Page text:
Genetics and Biochemistry is becoming a big part of Industrialization and in different and major fields and aspects of life. Human beings start to study and dig deeper and deeper into the things and substances around them. Scientists believed that amino acids are the building blocks of protein and protein makes up all living things. A theory came up that if we are able to determine the exact sequence of the amino acids in a polypeptide chain in proteins, a lot of things can be discovered such as prevention and treatment of certain diseases especially those caused by defective amino acids, and the determination of the possible cause of amino acid defects.

The dehydration reaction that forms the peptide bond, the structure that connects amino acids to form a sequence, can be reversed by a reaction called hydrolysis. Peptide bonds of a polypeptide chain can be broken by a strong acid solution at 43 degree Celsius or at 110 degree F. The hydrolysis of the peptide bonds then causes the release of the individual amino acids comprising the chain.

After hydrolysis, samples must undergo two steps to identify and determine the quantity of the amino acids in the sample. The first step is the Ionic Exchange Chromatography and followed by the second step which is Spectrophotometry which is the absorption of light through an apparatus called Spectrophotometer.

In the Ionic Exchange Chromatography, acidic solutions, amino acids have positive charges and become bound to a negatively charged resin in a chromatographic apparatus. The solutions of varying pH and ionic strength cause the amino acids to become negatively charged and released from the resin. Each type of amino acid is then identified by the specific combination of pH and ionic strength at which it is released. Each of the different types of amino acids proceeds to the second step to identify which of the amino acids are in the original polypeptide.

In Spectrophotometry, amino acids are labeled with Ninhydrin using heat. A Spectrophotometer measures the absorbency of each labeled amino acid. The amount of light absorbed by each type of amino acid is proportional to the amount of that amino acid in the original polypeptide chain. The more abundant the amino acid is in the polypeptide chain, the more light it absorbs in the Spectrophotometer.

To determine the amino acid sequence of a polypeptide chain, various methods can be used. In the determination of the sequence at the N-terminal, two methods are commonly used. The Sanger's method; Flourodinitrobenzene labels the free amino group on the N-terminal of the polypeptide chain with a dinitrophenyl group. Acid is then used to hydrolyze away the remaining amino acids in the chain and the labeled N-terminal amino acid is identified using Ion Exchange Chromatography. Another method used is the Edman's method. Using Edman's reagent to label the amino acids, it then removes these amino acids from the rest of the chain. The process is repeated until the entire amino acid sequence is determined.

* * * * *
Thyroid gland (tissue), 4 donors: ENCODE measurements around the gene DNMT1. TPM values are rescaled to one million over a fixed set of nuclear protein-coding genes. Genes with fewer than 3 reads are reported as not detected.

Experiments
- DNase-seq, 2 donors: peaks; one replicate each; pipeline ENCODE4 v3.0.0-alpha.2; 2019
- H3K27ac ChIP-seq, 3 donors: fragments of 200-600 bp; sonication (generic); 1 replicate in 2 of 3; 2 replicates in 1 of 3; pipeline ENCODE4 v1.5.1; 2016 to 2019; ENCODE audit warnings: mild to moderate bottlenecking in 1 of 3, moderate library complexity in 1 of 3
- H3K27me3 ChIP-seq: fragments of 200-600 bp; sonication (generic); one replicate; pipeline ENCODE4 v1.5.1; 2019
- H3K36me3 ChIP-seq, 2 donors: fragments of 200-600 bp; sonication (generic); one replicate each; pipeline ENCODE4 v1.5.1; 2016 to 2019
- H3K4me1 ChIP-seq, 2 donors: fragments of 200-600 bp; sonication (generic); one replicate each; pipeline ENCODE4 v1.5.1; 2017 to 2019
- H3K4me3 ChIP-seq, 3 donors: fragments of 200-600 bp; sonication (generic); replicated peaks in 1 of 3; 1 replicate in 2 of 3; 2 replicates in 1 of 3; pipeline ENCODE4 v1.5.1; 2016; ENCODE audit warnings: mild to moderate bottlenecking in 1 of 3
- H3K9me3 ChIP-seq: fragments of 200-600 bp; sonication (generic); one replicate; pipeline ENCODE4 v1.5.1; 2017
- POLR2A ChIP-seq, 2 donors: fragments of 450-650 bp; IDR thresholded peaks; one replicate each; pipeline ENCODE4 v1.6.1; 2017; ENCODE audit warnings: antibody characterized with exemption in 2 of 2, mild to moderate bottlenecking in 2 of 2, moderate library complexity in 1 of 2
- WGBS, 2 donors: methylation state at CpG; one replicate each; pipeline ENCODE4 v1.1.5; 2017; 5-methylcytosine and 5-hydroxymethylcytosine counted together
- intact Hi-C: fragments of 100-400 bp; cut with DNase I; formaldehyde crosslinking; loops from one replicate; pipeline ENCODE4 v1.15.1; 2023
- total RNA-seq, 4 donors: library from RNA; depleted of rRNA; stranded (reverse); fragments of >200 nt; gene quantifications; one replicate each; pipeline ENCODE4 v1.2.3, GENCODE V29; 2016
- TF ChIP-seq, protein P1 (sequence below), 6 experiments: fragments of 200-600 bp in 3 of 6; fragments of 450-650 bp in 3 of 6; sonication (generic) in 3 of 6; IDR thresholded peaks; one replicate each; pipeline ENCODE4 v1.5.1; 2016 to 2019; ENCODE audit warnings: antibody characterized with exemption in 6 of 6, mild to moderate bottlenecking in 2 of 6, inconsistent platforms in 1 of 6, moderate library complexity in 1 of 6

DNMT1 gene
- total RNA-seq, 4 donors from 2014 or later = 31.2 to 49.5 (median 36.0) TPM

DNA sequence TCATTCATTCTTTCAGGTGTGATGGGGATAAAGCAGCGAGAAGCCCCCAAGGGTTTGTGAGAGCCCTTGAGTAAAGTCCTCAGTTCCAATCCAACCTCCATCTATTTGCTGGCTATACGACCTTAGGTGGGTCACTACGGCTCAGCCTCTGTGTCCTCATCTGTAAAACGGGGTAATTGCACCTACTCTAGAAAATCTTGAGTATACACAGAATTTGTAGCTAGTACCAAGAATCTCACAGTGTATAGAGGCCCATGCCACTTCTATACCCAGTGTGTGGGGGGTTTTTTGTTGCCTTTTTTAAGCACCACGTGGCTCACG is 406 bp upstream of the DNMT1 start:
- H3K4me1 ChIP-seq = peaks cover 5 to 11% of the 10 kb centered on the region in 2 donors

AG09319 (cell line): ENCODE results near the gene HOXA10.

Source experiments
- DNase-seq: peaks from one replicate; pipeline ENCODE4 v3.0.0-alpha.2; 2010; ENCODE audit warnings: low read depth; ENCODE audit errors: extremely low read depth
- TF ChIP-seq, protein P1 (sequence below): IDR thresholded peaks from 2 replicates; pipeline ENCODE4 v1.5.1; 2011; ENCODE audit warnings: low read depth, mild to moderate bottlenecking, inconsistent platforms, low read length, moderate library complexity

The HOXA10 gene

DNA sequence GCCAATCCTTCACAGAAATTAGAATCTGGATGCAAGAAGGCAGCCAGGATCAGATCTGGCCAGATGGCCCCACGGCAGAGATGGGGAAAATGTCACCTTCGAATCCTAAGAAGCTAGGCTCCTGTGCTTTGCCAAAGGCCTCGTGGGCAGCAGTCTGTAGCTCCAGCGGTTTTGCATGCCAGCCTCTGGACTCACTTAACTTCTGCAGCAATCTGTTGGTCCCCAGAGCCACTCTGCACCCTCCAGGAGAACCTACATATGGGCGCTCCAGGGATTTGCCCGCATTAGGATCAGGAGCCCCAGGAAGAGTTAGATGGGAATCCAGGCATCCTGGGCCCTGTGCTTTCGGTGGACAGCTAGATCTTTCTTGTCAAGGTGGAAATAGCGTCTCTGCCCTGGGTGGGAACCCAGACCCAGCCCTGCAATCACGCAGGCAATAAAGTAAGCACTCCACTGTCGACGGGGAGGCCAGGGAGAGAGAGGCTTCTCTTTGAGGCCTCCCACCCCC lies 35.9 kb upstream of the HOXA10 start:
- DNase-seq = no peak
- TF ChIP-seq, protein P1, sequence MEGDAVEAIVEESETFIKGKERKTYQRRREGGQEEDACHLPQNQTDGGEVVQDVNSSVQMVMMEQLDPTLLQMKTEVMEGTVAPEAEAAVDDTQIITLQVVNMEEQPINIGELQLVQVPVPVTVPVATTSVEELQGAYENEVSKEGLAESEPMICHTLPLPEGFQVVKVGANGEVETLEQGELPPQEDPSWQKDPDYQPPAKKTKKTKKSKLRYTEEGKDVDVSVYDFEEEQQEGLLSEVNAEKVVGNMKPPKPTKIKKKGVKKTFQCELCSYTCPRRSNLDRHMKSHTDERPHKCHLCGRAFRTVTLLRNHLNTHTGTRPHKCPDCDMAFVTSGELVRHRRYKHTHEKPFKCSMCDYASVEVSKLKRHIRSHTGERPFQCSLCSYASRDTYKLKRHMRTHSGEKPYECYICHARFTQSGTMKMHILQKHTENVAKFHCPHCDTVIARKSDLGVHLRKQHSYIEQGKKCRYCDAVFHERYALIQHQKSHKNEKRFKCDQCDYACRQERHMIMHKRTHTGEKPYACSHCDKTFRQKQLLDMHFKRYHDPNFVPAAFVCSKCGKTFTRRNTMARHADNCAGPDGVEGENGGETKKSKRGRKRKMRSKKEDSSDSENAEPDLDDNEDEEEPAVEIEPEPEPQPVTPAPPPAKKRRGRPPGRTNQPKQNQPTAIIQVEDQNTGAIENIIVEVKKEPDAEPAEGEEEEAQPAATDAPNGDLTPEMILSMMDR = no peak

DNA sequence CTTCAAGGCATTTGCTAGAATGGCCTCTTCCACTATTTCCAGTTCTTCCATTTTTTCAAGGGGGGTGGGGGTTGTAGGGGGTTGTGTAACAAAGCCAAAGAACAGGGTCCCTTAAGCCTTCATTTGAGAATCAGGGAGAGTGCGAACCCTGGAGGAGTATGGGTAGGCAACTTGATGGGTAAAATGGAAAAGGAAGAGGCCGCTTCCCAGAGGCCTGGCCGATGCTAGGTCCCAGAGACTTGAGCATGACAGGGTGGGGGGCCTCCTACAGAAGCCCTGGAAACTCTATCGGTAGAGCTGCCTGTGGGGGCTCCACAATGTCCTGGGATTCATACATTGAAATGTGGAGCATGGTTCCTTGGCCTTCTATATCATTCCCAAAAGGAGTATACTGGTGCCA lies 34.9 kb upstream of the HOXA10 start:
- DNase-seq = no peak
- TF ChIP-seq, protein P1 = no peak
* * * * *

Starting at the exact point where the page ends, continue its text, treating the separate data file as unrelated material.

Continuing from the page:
On the C-terminal of the polypeptide chain, amino acid sequence can be determine by Hydrazine and Carboxypeptidase. Hydrazine binds to the amino acids in the peptide bond but not to the amino acids at the end of the C-terminal; the last amino acid can then be released and identified. Carboxypeptidase, a zinc protease, is an enzyme that cleaves the peptide bonds sequentially starting at the C-terminal.

Larger polypeptides can be cleaved into smaller fragments, and the sequence of these fragments can be determined by using different agents. The Cyanogen Bromide cleaves polypeptides at the carboxyl site of Methionine. Trypsin, a digestive enzyme produced by the pancreas, cleaves polypeptides on the carboxyl side of either Arginine or Lysine. It acts on the amino acids with cationic amino acids and as a serine protease. Another agent is Chymotrypsin which cleaves polypeptides at the carboxyl side of tryptophan, tyrosine, or phenylalanine. It acts as a serine protease as all pancreatic enzymes do.

The quarternary structure of some proteins are composed of subunits made up of more than one kind of polypeptide chain. Denaturing agents disrupt the forces that maintain tertiary and quarternary structure. This separates the different polypeptides so they can be sequenced. The two common denaturing agents used are Urea and Guanadine hydrochloride. After the individual polypeptide chains are separated, they may undergo amino acid analysis.

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